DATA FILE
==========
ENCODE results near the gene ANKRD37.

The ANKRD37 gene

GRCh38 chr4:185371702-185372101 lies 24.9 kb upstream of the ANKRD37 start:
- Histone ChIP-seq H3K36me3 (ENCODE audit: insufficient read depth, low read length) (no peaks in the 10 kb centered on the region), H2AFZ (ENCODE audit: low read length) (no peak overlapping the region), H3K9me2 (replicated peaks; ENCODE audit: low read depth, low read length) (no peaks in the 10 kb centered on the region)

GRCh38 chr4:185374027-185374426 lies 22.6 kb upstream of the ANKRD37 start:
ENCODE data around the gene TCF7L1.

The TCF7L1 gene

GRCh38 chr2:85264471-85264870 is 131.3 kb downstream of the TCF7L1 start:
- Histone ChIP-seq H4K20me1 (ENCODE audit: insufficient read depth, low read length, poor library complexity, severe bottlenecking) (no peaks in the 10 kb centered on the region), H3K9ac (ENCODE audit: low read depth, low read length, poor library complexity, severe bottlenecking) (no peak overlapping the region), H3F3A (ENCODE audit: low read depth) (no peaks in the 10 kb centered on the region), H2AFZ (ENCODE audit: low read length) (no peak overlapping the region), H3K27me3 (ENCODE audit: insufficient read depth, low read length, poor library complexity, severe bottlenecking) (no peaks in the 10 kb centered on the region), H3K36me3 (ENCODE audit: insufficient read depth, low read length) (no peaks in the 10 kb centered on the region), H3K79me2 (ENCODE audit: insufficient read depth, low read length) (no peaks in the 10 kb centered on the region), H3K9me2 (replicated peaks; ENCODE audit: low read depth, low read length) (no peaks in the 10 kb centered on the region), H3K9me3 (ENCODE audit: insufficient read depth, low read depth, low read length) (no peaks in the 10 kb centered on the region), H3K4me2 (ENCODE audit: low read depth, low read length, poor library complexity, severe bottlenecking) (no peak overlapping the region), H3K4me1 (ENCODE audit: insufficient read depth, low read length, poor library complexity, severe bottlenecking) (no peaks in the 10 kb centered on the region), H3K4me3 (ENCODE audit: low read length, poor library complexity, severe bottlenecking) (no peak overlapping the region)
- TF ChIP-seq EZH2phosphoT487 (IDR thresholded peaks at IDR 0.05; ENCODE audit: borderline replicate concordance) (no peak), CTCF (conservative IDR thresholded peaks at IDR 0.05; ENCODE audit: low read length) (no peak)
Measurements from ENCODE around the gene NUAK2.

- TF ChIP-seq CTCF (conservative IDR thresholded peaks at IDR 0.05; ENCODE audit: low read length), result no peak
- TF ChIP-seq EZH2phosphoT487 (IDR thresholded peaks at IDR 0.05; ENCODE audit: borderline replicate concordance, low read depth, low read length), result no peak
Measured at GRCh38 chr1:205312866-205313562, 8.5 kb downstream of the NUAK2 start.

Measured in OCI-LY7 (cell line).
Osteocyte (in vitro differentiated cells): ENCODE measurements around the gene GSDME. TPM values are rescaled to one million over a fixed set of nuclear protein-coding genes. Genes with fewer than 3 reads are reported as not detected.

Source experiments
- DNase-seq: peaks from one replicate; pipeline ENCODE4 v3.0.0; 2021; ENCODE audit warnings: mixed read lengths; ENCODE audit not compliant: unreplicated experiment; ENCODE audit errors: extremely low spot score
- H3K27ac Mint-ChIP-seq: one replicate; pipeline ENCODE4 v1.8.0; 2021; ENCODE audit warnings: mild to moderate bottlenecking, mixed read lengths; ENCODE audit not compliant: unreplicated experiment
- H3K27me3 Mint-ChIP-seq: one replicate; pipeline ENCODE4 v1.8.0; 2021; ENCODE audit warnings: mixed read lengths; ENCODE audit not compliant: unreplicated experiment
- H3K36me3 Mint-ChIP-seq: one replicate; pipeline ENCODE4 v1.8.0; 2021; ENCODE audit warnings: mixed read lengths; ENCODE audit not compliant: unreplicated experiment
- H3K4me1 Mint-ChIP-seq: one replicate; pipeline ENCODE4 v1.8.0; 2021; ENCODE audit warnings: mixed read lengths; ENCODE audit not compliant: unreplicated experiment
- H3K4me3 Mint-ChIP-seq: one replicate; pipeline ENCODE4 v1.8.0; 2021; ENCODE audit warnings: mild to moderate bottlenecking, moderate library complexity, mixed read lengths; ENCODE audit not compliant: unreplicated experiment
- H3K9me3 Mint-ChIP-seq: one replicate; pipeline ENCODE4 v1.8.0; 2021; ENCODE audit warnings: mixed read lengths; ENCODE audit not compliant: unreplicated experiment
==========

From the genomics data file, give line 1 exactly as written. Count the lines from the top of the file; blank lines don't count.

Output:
ENCODE results near the gene ANKRD37.